Is University a Guaranteed Lottery Ticket?

There are many ways to achieve success!

The smart people go to university.  The almost-smart people go to college.  The rest go to work.

This once seemingly unassailable logic has been passed down to Canadian students for three or more generations and has largely permeated our academic DNA.

There are many great reasons to go to university but earning a giant paycheque and/or guaranteeing yourself a job shouldn’t be on that list.

Colleges, technical institutes, apprenticeships and even diving straight into an entrepreneurial venture are all perfectly viable career paths for today’s youths.

University is obviously still the only path available if you want to end up in a specific profession such as engineering, medicine, or law; however, many university credentials don’t always have such a defined career track and may not  guarantee a giant paycheque.  This trend seems to have increased over the last couple of decades and has been accompanied by a contrasting pattern when it comes to many of the jobs classified as “skilled labour” or “trades”.

This is not to say that university is a universally bad idea – it’s most certainly not!  The point I’m attempting to drive home is that not all university degrees are created equal (just as not all college and polytechnic programs have similar outcomes) and that the assumed dominance of a university credential over a college or trade school credential in this day and age is ludicrous.

A recent report from Canada’s Parliamentary Budget Officer (PBO) found more and more college graduates are finding positions that actually match their education level in comparison to university grads!  Over qualification in a career can lead to lower levels of job satisfaction.

A personal story that illustrates this reality comes from my experience last year.

As a high-school teacher we often have post-secondary resources that float across our desks.  I decided to pick up one such document from a local technical college.  It was an excellent resource that detailed the employment realities for each chosen course of study after sorting out data collected from recent graduates.

After scanning through a few programs, one quickly caught my eye.  This program accepted a small number of students per session and lasted a total of six months (roughly one semester of university).  Over the last three years a full 100% of graduates from this program were employed within their field of study, and the average pay was around $75,000.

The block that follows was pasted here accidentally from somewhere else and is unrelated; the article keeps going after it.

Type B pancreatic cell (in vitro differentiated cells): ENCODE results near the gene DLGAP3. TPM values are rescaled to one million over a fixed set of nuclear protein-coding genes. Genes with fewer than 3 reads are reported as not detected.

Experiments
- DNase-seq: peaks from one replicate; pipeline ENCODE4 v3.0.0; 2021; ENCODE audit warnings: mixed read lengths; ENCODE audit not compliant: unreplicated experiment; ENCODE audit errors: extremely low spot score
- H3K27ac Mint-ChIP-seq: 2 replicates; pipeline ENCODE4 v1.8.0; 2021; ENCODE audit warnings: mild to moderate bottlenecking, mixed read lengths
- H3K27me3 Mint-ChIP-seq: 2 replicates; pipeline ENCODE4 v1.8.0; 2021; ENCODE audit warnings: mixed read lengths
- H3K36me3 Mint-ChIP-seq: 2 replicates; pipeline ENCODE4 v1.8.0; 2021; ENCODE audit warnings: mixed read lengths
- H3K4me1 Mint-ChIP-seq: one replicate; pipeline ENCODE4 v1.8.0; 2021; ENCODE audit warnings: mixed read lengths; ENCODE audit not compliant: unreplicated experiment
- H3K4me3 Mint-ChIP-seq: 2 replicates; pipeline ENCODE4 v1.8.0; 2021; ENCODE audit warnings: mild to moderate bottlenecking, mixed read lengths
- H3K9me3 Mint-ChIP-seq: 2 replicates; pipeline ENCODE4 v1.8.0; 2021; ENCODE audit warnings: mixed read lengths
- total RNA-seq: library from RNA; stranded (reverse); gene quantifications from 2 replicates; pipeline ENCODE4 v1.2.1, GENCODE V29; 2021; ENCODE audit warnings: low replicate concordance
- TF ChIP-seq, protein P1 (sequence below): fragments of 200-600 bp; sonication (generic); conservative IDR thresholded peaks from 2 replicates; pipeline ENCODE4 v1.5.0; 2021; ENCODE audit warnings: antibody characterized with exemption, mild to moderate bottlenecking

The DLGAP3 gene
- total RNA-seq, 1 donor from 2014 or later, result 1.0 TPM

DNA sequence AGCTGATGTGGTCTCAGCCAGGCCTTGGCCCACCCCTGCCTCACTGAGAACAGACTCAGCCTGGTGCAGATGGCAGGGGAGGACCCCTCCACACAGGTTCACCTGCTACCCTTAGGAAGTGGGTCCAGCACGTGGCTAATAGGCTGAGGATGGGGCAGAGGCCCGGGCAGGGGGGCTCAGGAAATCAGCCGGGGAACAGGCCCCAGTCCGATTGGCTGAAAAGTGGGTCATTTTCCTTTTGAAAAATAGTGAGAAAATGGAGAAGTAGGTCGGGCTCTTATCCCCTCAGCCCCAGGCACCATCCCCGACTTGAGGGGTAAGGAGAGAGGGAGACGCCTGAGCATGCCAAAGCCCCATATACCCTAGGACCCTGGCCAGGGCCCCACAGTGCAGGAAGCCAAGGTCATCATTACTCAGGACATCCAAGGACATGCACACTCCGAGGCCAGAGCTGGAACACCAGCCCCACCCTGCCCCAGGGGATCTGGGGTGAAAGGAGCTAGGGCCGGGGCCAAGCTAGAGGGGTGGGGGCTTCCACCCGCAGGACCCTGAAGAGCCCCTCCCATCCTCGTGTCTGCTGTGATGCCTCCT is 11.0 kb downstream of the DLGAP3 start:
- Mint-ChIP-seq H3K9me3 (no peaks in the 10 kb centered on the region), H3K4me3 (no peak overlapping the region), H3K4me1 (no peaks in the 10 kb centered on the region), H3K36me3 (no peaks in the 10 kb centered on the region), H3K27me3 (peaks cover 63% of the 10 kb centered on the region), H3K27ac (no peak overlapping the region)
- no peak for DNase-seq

What is this miracle program you might ask?

This guaranteed ride into the middle class was a “train conductor”.

Now, clearly not everyone can be or wants to be a train conductor, but it is a useful comparison point.

It’s also useful to point out that any RESP money that young Johnny’s or Jane’s parents had put aside for them would be fully acceptable at any of Canada’s colleges or polytechnics.  In fact Johnny or Jane have until their 36th year to use the money in their RESP should they decide to take a year or two off, or switch careers, or even try their hand at starting their own business only to realize they may need to take a few business administration courses.  It’s okay to live outside-the-box!

If you are the type of person that loves working with their hands (which doesn’t preclude you from being incredibly smart btw, unlike what common perceptions might suggest) or prefer to captain your own ship as opposed to working for someone else, then there are some great post-secondary options available to you.  You don’t have to try and fit your square self into the round hole of university.

I personally had a great time in university.  I enjoyed the intellectual stimulation that my courses offered and needed a university-specific credential to pursue my chosen career path as a teacher.

Universities can offer a rich and rewarding experience to the right person – but it’s important to understand that Canada’s colleges and polytechnics can offer equally ambitious and gratifying educational paths.  Choose the one that is right for you – and for the right reasons.  Not because some authority figure arbitrarily decided you were “smart” or “almost smart”.


Kyle Prevost

Kyle is a teacher by day and personal finance blogger by night. When he isn't limping up and down a basketball court, you can catch him on his soapbox at Birtle Collegiate or providing the answers to Gen Y’s questions over at and He is also the co-author of a critically-acclaimed book for Canadian students: More Money for Beer and Textbooks and has written for several of Canada's premier publications including the National Post, Globe and Mail, and Metro News.

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